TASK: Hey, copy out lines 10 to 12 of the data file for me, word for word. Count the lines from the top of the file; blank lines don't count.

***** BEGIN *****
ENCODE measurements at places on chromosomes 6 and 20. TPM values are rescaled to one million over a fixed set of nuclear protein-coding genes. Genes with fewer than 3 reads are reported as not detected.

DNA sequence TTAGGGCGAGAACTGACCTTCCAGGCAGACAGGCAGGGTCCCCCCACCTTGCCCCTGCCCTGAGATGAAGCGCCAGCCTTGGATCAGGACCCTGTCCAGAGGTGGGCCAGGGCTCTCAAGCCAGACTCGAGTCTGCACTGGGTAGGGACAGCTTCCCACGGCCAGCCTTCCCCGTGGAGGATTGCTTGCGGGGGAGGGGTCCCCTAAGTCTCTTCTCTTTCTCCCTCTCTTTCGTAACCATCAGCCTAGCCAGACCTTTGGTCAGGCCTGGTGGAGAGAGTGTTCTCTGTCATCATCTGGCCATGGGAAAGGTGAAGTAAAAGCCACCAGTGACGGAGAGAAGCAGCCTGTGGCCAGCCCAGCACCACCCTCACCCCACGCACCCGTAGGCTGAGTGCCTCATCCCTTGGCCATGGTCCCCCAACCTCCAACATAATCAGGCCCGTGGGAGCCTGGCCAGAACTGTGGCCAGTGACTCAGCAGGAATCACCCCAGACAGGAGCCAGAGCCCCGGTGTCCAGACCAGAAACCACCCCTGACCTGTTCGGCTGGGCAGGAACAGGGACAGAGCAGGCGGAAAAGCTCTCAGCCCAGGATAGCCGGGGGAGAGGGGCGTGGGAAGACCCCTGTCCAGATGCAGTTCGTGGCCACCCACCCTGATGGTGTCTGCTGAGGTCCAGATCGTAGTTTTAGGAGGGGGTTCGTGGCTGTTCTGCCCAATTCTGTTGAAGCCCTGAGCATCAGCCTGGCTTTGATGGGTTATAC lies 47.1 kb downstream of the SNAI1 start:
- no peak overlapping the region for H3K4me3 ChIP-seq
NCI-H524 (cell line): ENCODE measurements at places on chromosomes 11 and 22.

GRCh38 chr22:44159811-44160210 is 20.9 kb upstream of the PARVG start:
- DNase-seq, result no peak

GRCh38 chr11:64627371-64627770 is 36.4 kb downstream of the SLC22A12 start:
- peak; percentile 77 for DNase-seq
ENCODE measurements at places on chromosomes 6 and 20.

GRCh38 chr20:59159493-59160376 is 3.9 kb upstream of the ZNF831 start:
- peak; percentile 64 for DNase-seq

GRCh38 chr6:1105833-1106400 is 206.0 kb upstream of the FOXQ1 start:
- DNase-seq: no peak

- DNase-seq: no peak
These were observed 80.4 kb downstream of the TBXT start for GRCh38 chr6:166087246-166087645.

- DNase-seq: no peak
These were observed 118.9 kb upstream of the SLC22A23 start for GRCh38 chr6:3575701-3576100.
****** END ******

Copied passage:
GRCh38 chr20:59159493-59160376 is 3.9 kb upstream of the ZNF831 start:
- peak; percentile 64 for DNase-seq

GRCh38 chr6:1105833-1106400 is 206.0 kb upstream of the FOXQ1 start: